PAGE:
After distributing the largesse to about 4 million people, and prompting at least one suicide attempt by one disqualified recipient, the government has now pledged to pass out relief funds to between 15-16 million people.

That desperate demand highlights the lack of a safety net in Thailand, especially for those in the informal sector, i.e. anyone who is not a civil servant or company employee entitled to social insurance schemes and pension programs.

“We have to build a social safety net for this informal sector, which is about 14-15 million now,” said TDRI’s Nipon. “Otherwise if we are hit by another crisis the government has to use the fiscal budget to pay for more unemployment, like this time – 5,000 baht for three months, which is a huge amount of money.”

Covid-19 and the exodus of millions of Thais to the countryside has underscored the need to enhance Thailand’s provincial economies. To do so, observers say, will require a revival of abandoned decentralization policies outlined in the previous liberalizing 1997 constitution.

A Thai farmer wearing an improvised sun protection mask as she visits an organic farm in Chachoengsao province. Photo: AFP/Romeo Gacad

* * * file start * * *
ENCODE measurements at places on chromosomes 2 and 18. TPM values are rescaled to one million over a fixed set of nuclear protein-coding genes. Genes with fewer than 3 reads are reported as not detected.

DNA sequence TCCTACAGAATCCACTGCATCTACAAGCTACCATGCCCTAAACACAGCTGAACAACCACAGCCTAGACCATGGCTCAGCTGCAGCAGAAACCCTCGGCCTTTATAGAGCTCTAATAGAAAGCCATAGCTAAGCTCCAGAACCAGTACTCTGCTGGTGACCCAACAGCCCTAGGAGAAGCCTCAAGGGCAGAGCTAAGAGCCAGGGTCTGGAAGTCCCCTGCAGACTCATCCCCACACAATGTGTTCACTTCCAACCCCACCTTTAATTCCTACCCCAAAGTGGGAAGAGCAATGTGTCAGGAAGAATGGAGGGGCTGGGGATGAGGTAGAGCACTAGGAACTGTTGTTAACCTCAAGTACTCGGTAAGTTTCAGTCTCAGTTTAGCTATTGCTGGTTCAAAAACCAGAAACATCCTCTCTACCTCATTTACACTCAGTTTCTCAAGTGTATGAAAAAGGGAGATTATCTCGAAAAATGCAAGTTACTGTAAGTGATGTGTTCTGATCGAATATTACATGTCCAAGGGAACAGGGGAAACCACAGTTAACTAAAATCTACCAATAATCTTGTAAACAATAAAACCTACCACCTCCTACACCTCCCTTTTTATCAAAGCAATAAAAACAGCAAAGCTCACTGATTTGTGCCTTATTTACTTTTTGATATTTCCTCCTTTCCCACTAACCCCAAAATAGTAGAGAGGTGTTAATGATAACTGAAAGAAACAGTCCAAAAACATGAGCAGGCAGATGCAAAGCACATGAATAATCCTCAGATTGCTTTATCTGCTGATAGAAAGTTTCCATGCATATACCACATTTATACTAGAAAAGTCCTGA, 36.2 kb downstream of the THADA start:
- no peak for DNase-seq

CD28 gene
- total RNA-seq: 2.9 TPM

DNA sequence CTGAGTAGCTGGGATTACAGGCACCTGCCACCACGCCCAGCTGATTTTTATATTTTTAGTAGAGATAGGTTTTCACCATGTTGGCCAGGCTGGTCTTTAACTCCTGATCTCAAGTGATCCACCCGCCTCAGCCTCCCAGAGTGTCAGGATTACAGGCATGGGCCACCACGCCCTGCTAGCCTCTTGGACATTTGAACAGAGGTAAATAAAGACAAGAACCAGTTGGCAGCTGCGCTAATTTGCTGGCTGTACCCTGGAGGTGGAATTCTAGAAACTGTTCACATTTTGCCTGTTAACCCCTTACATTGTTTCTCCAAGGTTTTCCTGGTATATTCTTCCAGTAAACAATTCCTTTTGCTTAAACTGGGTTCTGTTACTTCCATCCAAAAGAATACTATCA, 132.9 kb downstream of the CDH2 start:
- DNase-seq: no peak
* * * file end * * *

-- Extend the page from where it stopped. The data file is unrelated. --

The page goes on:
That now shredded charter gave provincial and village elected leaders greater say over local budget distribution, undermining the powers of centrally appointed provincial governors.

“Decentralization originally started in the late 1990s and continued through to the 2014 coup,” said Chris Baker, a historian and co-author of numerous books on Thailand’s politics and economics.

“Now (under Prayut) the governor is back. He runs everything … We are back basically to a colonial system of governing the provinces that was borrowed from colonial India and Java,” Baker said.

“This Covid-19 crisis could change the tenor of development,” academic Buapun said. “If we don’t need to stay together in the big cities and we need to spread out [for social distancing] I think that would be a good opportunity for Thailand to build on that.”